Green Thumb – Growing Milkweed for Monarch Butterflies

Posted: August 14, 2020

Whenever I see milkweed growing along the side of a road, I wonder if I’ll see Monarch butterflies. They lay their eggs on milkweed because it’s the only source of food for their caterpillars.

Monarch Caterpillar

Two years ago a patch of Common Milkweed showed up in my yard, and Monarch butterflies soon found it. I collected two caterpillars because I wanted to observe their life cycle. They transformed through their stages and climbed out of the jars as beautiful butterflies. Unfortunately, the milkweed also attracted aphids, which attracted ants, which resulted in a heavy coating of unsightly black sooty mold on all the leaves.

The next spring I made an important discovery. Common Milkweed spreads. If you try to pull it out and leave behind a small piece, you’ll find it popping up many feet away. It has sneaky horizontal roots and seeds. I now had a lot more milkweed.

I had no plans to raise caterpillars the next year, just let the milkweed grow and check on things from time to time. As the plants grew taller, Monarch butterflies showed up and soon there were tiny caterpillars.

Early in the summer I was surprised to hear some people say they were already releasing adult butterflies.  My plants had only small caterpillars and two tiny green frogs high up on one of the plants. The frogs looked too small to be a problem. I also noticed there were no aphids or ants, so I decided to leave nature alone.

Monarch Chrysalis

By late summer there were so many small Monarch caterpillars that the milkweed plants looked ragged. Yet, there were few medium or large caterpillars. That’s when I saw the fat, green frog with a contented smile.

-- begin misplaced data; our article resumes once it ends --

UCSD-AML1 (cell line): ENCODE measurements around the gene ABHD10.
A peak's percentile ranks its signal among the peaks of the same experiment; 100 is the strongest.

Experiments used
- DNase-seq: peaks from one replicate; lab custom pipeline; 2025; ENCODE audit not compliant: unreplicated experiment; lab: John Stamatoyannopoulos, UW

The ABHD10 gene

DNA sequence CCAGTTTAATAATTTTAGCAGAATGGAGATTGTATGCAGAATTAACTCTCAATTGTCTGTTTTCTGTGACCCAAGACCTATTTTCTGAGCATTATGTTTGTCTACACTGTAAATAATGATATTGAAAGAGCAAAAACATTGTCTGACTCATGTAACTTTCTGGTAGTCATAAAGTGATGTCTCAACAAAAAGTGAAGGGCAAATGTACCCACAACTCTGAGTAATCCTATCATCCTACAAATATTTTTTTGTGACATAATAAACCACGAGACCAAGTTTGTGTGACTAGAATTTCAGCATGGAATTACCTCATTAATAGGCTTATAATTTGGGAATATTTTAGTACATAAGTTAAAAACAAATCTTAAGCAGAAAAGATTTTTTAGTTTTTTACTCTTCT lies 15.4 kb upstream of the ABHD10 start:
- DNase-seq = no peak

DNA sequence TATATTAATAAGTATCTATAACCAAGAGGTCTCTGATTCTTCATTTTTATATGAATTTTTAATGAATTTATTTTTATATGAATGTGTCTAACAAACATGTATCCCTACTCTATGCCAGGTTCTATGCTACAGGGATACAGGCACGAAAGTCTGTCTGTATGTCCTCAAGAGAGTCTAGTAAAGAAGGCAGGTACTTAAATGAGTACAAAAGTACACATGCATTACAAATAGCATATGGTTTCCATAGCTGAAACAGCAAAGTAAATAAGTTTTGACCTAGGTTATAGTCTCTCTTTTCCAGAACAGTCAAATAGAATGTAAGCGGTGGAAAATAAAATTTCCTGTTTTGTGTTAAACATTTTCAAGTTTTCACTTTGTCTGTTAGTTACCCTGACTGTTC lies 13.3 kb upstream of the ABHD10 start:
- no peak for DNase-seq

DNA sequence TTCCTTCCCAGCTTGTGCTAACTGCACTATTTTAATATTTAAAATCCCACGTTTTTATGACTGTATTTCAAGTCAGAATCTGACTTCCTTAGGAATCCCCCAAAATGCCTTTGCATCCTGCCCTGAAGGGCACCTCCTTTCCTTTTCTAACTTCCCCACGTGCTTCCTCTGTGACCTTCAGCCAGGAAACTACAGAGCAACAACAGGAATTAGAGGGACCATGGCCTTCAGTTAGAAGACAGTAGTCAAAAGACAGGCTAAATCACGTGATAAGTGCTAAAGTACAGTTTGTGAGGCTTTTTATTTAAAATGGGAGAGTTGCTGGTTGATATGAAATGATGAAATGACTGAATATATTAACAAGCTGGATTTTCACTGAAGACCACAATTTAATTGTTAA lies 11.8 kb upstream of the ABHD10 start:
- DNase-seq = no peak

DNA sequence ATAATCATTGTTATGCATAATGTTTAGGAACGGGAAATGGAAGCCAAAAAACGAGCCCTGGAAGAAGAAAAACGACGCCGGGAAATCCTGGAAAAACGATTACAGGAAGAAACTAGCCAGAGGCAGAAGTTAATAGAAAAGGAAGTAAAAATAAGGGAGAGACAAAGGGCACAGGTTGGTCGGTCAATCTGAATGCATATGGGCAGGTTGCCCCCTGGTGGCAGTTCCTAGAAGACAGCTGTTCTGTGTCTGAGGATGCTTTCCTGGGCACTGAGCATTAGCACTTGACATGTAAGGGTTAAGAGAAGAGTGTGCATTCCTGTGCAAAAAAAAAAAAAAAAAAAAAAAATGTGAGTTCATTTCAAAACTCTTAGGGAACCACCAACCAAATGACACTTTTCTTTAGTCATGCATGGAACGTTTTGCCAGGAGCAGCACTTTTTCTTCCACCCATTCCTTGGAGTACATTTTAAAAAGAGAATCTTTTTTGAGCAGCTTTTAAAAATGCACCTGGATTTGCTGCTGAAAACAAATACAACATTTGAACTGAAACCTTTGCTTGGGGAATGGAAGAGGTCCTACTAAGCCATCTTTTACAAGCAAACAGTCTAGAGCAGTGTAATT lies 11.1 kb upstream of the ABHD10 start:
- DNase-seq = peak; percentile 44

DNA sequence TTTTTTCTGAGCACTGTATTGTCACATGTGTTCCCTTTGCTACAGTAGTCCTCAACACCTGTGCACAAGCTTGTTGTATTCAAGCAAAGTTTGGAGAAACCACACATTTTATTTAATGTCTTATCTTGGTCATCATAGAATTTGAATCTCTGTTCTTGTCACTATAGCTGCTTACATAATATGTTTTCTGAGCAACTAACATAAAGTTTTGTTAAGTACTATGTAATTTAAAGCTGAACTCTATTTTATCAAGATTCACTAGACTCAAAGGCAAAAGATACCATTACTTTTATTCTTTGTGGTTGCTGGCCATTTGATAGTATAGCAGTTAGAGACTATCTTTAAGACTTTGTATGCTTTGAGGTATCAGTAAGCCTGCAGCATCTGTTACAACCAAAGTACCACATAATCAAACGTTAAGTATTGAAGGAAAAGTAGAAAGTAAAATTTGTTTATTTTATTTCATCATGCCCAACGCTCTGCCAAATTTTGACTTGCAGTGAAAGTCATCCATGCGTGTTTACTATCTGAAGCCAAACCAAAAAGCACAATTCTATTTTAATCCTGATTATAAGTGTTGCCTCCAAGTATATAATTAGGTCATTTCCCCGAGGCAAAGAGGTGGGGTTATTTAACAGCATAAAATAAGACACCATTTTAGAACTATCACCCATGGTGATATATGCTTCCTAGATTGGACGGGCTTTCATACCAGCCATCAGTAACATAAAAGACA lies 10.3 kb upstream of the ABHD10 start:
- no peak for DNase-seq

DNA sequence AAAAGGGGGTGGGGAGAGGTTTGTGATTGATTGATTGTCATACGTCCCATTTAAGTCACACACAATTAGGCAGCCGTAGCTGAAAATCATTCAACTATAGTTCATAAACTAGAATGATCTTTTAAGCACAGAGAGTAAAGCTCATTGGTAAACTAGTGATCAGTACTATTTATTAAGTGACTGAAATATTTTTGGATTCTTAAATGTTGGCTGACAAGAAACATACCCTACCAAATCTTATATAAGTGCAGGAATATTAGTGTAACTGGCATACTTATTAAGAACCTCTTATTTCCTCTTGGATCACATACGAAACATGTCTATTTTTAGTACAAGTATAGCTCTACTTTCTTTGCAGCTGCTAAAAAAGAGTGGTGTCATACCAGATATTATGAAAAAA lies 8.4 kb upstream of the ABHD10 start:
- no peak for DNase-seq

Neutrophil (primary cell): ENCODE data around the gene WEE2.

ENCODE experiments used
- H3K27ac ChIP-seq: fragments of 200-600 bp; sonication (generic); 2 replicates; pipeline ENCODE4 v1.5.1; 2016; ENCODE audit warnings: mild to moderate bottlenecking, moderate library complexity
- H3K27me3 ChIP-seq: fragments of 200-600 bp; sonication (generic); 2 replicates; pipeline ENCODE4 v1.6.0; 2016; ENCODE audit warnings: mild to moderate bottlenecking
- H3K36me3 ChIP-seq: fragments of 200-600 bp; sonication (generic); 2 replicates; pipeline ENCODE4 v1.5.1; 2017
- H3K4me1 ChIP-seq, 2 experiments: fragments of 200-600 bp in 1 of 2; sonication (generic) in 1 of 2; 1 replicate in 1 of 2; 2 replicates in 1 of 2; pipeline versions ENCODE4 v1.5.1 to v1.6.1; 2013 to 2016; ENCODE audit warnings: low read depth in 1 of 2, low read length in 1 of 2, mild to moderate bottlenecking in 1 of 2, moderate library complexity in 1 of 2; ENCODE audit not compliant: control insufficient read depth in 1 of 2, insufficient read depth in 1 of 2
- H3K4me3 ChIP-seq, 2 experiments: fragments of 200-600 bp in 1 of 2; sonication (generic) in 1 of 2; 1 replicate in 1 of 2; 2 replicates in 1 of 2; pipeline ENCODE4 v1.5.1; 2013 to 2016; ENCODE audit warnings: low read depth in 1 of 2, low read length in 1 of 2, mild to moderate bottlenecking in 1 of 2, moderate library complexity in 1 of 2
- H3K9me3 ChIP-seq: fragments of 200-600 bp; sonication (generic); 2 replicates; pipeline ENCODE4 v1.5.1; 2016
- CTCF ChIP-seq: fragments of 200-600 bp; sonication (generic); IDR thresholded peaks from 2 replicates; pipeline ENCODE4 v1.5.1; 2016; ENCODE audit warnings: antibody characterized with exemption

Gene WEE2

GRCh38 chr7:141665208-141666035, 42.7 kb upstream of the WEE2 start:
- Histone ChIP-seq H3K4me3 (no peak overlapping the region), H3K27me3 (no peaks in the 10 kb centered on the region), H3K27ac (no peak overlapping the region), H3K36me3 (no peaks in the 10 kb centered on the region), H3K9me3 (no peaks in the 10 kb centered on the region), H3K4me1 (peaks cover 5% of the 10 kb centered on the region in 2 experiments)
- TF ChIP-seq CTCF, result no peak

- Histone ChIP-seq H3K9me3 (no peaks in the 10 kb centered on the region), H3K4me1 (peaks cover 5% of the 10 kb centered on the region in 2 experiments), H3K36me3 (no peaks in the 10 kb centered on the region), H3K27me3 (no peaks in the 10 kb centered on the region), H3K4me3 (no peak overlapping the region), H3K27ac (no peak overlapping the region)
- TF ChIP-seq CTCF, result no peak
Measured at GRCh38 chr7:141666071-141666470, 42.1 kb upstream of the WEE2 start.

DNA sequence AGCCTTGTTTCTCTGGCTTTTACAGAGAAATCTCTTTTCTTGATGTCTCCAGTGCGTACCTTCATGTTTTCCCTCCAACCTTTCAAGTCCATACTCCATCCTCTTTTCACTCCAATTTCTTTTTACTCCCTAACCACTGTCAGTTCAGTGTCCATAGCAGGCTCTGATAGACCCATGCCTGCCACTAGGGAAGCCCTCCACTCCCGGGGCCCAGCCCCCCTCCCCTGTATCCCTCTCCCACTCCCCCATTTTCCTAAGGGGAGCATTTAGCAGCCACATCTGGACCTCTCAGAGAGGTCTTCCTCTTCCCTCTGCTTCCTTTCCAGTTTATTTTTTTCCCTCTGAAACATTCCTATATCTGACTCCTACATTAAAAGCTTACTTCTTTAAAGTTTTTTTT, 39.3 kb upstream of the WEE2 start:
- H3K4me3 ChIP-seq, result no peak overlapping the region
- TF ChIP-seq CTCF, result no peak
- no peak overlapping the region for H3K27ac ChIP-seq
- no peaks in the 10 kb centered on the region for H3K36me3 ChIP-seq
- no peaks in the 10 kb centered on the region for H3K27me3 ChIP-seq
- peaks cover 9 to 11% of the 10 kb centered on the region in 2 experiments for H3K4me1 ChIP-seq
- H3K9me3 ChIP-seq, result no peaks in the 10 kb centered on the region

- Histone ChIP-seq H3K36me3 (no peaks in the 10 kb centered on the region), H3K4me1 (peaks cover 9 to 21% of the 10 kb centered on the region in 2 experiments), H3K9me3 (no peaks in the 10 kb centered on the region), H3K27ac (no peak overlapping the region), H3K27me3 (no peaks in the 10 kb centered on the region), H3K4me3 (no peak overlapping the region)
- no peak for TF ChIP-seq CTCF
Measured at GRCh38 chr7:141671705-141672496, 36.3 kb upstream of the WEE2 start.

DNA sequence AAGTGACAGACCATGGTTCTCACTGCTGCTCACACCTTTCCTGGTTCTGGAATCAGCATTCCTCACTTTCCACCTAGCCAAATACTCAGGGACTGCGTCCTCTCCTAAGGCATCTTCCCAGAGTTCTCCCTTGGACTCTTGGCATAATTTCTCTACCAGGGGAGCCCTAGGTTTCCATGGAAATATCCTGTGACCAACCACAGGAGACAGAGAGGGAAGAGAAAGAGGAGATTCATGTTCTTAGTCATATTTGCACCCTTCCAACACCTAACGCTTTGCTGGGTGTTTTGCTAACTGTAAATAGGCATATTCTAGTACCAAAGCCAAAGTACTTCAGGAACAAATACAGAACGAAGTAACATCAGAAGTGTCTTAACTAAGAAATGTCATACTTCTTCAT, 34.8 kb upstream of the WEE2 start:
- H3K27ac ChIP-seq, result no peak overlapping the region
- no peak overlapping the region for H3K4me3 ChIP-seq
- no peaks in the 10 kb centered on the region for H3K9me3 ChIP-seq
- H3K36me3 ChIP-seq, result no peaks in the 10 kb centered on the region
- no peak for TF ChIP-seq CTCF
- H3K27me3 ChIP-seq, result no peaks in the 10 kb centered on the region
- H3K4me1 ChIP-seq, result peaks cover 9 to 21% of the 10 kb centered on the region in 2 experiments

This situation called for emergency intervention. The caterpillars I rescued were little eating machines that needed lots of fresh milkweed.  Before long, they turned into green chrysalis “ornaments”, safe and sound on my screened porch.

Monarch Life Cycle

Most of us were taught that toxins in milkweed protect Monarchs from predators, but some predators have adapted. Wasps are some of the worst. Then there are ants that feed on both eggs and caterpillars, and spiders that feed on small caterpillars at night. I have my own suspicions about little green frogs.

Emerging Monarch

During their migration north from Mexico, Monarch butterflies go through several generations as they follow the advancing season. But then, as the days get shorter and cooler, something miraculous happens. In the last generation there are butterflies that can live up to eight times longer than their parents.  They fly south to Mexico and do not reproduce until spring.

Making the effort to rescue Monarch caterpillars saves individual butterflies, but greater benefit comes from creating a habitat they like. The Monarch Waystation program encourages individuals and groups to plant milkweeds and various flowers for the Monarchs to produce their summer generations and prepare them for their fall migration. You can create one in your own yard and have it certified as an official Monarch Waystation by Monarch Watch. For more information see

Types of Milkweed

In Northern Illinois there are several types of milkweed you can grow in addition to Common Milkweed. Their leaves are a food source for Monarch caterpillars and their flowers provide nectar for the adults. Swamp Milkweed is a well-behaved wetland plant. Once established, it can grow up to 5 feet tall in medium moist conditions. Whorled Milkweed grows to 18 inches tall and is a bit invasive, but very suitable for a dry, sunny site. Poke Milkweed grows up to 5 feet in sun to part shade. Butterfly Weed, a member of the milkweed family, attracts many types of butterflies. It grows 12 to 36 inches in clay and dry soil. It has pleasing orange, yellow or red flowers all summer.

Six of the Monarch caterpillars I rescued that day turned into beautiful butterflies. When they took off, they flew high up in the air to continue their amazing journey. By mid-September I had raised and released 27 Monarch butterflies.

Janice M. Weber – University of Illinois Extension, DeKalb County Master Gardener